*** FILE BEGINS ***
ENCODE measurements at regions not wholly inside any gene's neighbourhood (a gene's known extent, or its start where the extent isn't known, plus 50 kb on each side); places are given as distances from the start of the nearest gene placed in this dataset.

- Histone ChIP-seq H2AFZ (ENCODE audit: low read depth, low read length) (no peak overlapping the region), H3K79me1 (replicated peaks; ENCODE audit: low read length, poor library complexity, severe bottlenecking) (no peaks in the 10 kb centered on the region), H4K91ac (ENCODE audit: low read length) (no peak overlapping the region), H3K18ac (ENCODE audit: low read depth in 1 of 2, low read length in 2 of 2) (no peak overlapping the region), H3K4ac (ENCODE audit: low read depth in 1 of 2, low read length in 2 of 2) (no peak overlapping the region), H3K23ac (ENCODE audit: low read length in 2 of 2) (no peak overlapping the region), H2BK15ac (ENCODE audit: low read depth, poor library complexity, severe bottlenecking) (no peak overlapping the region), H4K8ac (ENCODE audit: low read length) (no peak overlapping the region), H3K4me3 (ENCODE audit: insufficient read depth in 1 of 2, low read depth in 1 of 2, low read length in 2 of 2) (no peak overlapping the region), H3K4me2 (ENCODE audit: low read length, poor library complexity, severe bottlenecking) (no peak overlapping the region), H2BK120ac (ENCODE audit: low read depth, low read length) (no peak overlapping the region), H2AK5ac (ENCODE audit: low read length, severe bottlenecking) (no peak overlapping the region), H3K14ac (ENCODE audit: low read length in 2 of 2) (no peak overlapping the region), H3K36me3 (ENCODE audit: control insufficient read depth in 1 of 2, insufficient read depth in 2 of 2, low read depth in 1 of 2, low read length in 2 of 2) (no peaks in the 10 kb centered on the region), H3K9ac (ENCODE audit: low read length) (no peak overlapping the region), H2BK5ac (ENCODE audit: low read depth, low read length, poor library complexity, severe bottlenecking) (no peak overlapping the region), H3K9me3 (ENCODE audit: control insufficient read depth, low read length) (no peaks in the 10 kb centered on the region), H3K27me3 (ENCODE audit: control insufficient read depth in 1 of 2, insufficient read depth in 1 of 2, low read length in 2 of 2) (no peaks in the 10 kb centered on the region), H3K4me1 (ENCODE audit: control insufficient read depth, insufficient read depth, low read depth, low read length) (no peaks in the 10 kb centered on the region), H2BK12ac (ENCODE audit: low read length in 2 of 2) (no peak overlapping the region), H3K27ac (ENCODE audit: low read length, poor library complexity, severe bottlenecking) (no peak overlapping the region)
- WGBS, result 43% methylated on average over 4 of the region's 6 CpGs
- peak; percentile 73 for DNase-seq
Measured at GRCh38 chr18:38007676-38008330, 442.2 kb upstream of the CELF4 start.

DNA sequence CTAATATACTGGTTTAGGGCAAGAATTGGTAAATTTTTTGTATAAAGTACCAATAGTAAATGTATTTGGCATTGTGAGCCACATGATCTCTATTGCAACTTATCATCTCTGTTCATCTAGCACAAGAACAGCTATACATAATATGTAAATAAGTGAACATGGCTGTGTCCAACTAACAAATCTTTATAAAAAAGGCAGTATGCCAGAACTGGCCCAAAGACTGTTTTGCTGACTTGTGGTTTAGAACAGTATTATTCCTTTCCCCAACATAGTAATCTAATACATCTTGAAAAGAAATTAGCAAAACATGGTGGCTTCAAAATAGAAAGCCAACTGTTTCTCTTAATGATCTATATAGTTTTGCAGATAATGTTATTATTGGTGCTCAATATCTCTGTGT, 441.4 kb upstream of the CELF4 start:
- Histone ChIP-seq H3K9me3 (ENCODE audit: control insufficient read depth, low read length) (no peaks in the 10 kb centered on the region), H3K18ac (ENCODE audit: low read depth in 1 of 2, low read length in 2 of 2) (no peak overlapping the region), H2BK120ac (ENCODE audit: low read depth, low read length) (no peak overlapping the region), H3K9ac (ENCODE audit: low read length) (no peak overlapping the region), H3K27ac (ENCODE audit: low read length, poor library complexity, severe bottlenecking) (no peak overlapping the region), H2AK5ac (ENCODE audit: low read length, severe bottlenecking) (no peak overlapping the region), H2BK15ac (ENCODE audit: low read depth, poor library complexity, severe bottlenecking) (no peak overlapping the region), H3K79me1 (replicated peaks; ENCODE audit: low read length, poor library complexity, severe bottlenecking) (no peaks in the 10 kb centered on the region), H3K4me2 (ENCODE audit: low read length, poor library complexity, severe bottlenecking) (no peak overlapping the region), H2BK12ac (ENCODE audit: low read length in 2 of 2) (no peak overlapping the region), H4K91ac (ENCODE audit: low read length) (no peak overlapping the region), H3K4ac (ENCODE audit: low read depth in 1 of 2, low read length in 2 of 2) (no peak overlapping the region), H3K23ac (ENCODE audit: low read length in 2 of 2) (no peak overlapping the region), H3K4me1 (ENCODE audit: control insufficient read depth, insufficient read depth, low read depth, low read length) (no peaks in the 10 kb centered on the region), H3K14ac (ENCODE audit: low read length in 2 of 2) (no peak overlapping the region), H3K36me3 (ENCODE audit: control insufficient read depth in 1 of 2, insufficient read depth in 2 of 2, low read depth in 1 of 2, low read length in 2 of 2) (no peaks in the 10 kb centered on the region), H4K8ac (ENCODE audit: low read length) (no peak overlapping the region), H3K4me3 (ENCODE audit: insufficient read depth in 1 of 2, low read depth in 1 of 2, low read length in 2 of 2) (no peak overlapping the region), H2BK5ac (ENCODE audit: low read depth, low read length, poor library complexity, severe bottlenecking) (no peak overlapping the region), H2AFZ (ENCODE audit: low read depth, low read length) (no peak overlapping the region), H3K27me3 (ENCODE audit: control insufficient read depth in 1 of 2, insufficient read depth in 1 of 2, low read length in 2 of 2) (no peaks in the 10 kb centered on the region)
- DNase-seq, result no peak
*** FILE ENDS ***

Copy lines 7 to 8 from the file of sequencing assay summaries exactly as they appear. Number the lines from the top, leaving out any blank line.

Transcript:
- Histone ChIP-seq H3K9me3 (ENCODE audit: control insufficient read depth, low read length) (no peaks in the 10 kb centered on the region), H3K18ac (ENCODE audit: low read depth in 1 of 2, low read length in 2 of 2) (no peak overlapping the region), H2BK120ac (ENCODE audit: low read depth, low read length) (no peak overlapping the region), H3K9ac (ENCODE audit: low read length) (no peak overlapping the region), H3K27ac (ENCODE audit: low read length, poor library complexity, severe bottlenecking) (no peak overlapping the region), H2AK5ac (ENCODE audit: low read length, severe bottlenecking) (no peak overlapping the region), H2BK15ac (ENCODE audit: low read depth, poor library complexity, severe bottlenecking) (no peak overlapping the region), H3K79me1 (replicated peaks; ENCODE audit: low read length, poor library complexity, severe bottlenecking) (no peaks in the 10 kb centered on the region), H3K4me2 (ENCODE audit: low read length, poor library complexity, severe bottlenecking) (no peak overlapping the region), H2BK12ac (ENCODE audit: low read length in 2 of 2) (no peak overlapping the region), H4K91ac (ENCODE audit: low read length) (no peak overlapping the region), H3K4ac (ENCODE audit: low read depth in 1 of 2, low read length in 2 of 2) (no peak overlapping the region), H3K23ac (ENCODE audit: low read length in 2 of 2) (no peak overlapping the region), H3K4me1 (ENCODE audit: control insufficient read depth, insufficient read depth, low read depth, low read length) (no peaks in the 10 kb centered on the region), H3K14ac (ENCODE audit: low read length in 2 of 2) (no peak overlapping the region), H3K36me3 (ENCODE audit: control insufficient read depth in 1 of 2, insufficient read depth in 2 of 2, low read depth in 1 of 2, low read length in 2 of 2) (no peaks in the 10 kb centered on the region), H4K8ac (ENCODE audit: low read length) (no peak overlapping the region), H3K4me3 (ENCODE audit: insufficient read depth in 1 of 2, low read depth in 1 of 2, low read length in 2 of 2) (no peak overlapping the region), H2BK5ac (ENCODE audit: low read depth, low read length, poor library complexity, severe bottlenecking) (no peak overlapping the region), H2AFZ (ENCODE audit: low read depth, low read length) (no peak overlapping the region), H3K27me3 (ENCODE audit: control insufficient read depth in 1 of 2, insufficient read depth in 1 of 2, low read length in 2 of 2) (no peaks in the 10 kb centered on the region)
- DNase-seq, result no peak